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XEN(4)                 FreeBSD Kernel Interfaces Manual                 XEN(4)

     xen - Xen Hypervisor Guest (DomU) Support

     To compile hardware-assisted virtualization (HVM) Xen guest support with
     para-virtualized drivers into an amd64 or i386 kernel, place the
     following lines in your kernel configuration file:

           options XENHVM
           device xenpci

     The Xen Hypervisor allows multiple virtual machines to be run on a single
     computer system.  When first released, Xen required that i386 kernels be
     compiled "para-virtualized" as the x86 instruction set was not fully
     virtualizable.  Primarily, para-virtualization modifies the virtual
     memory system to use hypervisor calls (hypercalls) rather than direct
     hardware instructions to modify the TLB, although para-virtualized device
     drivers were also required to access resources such as virtual network
     interfaces and disk devices.

     With later instruction set extensions from AMD and Intel to support fully
     virtualizable instructions, unmodified virtual memory systems can also be
     supported; this is referred to as hardware-assisted virtualization (HVM).
     HVM configurations may either rely on transparently emulated hardware
     peripherals, or para-virtualized drivers, which are aware of
     virtualization, and hence able to optimize certain behaviors to improve
     performance or semantics.

     FreeBSD supports hardware-assisted virtualization (HVM) on both i386 and
     amd64 kernels.

     Para-virtualized device drivers are required in order to support certain
     functionality, such as processing management requests, returning idle
     physical memory pages to the hypervisor, etc.

   Xen DomU device drivers
     These para-virtualized drivers are supported:

           balloon   Allow physical memory pages to be returned to the
                     hypervisor as a result of manual tuning or automatic

           blkback   Exports local block devices or files to other Xen domains
                     where they can then be imported via blkfront.

           blkfront  Import block devices from other Xen domains as local
                     block devices, to be used for file systems, swap, etc.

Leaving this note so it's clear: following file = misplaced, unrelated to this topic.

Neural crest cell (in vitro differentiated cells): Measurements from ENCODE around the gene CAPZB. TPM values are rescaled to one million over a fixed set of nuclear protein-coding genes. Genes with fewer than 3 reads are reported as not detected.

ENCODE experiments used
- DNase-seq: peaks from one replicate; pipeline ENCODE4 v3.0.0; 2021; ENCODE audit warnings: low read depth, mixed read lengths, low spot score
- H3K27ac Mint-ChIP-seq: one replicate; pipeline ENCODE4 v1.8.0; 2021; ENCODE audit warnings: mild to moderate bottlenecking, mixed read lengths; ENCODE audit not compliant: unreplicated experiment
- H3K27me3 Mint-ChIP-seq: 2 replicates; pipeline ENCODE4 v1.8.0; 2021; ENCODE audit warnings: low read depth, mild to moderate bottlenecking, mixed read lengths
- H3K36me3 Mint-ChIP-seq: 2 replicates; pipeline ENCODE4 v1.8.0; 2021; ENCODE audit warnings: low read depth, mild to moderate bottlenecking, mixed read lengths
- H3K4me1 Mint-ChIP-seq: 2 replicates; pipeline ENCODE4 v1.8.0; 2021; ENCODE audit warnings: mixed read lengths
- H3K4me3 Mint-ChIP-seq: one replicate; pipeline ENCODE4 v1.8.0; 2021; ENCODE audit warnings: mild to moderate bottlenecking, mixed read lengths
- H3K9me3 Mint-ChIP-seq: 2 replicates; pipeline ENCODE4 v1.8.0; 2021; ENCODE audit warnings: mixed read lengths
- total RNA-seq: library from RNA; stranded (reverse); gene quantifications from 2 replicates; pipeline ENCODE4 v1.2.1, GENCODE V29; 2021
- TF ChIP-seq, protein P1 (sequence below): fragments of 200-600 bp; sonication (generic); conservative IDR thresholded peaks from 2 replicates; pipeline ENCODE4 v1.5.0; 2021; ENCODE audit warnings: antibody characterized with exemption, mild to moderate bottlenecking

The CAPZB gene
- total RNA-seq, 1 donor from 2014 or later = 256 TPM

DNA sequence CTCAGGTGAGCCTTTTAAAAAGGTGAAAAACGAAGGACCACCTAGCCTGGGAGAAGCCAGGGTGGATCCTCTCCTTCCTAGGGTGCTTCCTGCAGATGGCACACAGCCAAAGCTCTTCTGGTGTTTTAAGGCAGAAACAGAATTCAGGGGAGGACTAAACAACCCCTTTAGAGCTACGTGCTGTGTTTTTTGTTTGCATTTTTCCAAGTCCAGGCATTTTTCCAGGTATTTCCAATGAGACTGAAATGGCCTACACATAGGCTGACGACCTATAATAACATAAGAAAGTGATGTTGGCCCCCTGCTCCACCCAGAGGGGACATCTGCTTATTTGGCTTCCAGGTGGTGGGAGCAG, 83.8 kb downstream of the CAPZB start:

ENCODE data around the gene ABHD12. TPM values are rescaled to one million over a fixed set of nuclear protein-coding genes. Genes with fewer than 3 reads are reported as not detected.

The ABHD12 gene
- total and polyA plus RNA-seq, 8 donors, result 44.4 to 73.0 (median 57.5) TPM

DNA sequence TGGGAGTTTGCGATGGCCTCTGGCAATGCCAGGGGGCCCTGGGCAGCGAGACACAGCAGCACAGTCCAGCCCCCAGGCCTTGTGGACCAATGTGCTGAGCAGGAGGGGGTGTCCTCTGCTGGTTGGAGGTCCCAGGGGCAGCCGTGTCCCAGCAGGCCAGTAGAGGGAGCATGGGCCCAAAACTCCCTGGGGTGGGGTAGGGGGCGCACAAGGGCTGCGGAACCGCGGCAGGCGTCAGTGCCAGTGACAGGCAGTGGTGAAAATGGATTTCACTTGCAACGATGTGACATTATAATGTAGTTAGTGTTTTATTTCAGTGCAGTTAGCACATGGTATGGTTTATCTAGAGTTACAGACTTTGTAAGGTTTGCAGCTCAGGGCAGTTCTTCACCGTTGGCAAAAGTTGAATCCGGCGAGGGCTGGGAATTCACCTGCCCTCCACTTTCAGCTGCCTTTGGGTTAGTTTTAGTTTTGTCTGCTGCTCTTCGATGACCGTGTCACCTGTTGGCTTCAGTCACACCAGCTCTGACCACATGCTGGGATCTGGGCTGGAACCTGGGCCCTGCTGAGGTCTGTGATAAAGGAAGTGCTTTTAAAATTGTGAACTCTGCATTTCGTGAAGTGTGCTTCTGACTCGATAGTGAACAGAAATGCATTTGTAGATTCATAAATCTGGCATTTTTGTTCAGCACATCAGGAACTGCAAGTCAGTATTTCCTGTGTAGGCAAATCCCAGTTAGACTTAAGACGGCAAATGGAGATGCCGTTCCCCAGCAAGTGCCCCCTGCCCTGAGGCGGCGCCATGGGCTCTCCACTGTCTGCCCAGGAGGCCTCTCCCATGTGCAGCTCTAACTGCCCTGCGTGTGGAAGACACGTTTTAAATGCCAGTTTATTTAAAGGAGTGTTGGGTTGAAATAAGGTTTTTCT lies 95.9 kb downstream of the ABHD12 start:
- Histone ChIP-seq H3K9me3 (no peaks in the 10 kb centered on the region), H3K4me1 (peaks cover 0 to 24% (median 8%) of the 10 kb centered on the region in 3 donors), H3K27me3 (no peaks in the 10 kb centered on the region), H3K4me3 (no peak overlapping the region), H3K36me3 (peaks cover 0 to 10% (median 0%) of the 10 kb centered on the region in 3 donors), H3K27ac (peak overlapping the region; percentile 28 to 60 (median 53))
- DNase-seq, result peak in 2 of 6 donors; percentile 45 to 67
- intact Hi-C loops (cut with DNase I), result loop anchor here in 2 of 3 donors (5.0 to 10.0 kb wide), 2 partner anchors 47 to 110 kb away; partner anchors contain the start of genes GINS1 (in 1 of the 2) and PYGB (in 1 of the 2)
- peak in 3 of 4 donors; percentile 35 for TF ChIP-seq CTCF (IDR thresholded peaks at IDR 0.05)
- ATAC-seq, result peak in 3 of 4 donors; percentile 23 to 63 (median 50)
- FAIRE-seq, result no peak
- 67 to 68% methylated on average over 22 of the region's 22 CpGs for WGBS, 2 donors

console   Export the low-level system console via the Xen console

           control   Process management operations from Domain 0, including
                     power off, reboot, suspend, crash, and halt requests.

           evtchn    Expose Xen events via the /dev/xen/evtchn special device.

           netback   Export local network interfaces to other Xen domains
                     where they can be imported via netfront.

           netfront  Import network interfaces from other Xen domains as local
                     network interfaces, which may be used for IPv4, IPv6,

           pcifront  Allow physical PCI devices to be passed through into a PV

           xenpci    Represents the Xen PCI device, an emulated PCI device
                     that is exposed to HVM domains.  This device allows
                     detection of the Xen hypervisor, and provides interrupt
                     and shared memory services required to interact with the

   Performance considerations
     In general, PV drivers will perform better than emulated hardware, and
     are the recommended configuration for HVM installations.

     Using a hypervisor introduces a second layer of scheduling that may limit
     the effectiveness of certain FreeBSD scheduling optimisations.  Among
     these is adaptive locking, which is no longer able to determine whether a
     thread holding a lock is in execution.  It is recommended that adaptive
     locking be disabled when using Xen:

           options NO_ADAPTIVE_MUTEXES
           options NO_ADAPTIVE_RWLOCKS
           options NO_ADAPTIVE_SX

     Support for xen first appeared in FreeBSD 8.1.

     FreeBSD support for Xen was first added by Kip Macy <[email protected]>
     and Doug Rabson <[email protected]>.  Further refinements were made by
     Justin Gibbs <[email protected]>, Adrian Chadd <[email protected]>, and
     Colin Percival <[email protected]>.  This manual page was written by
     Robert Watson <[email protected]>.

     FreeBSD is only able to run as a Xen guest (DomU) and not as a Xen host

     As of this release, Xen PV DomU support is not heavily tested;
     instability has been reported during VM migration of PV kernels.

     Certain PV driver features, such as the balloon driver, are under-

FreeBSD 11.1-RELEASE-p4         April 30, 2015         FreeBSD 11.1-RELEASE-p4
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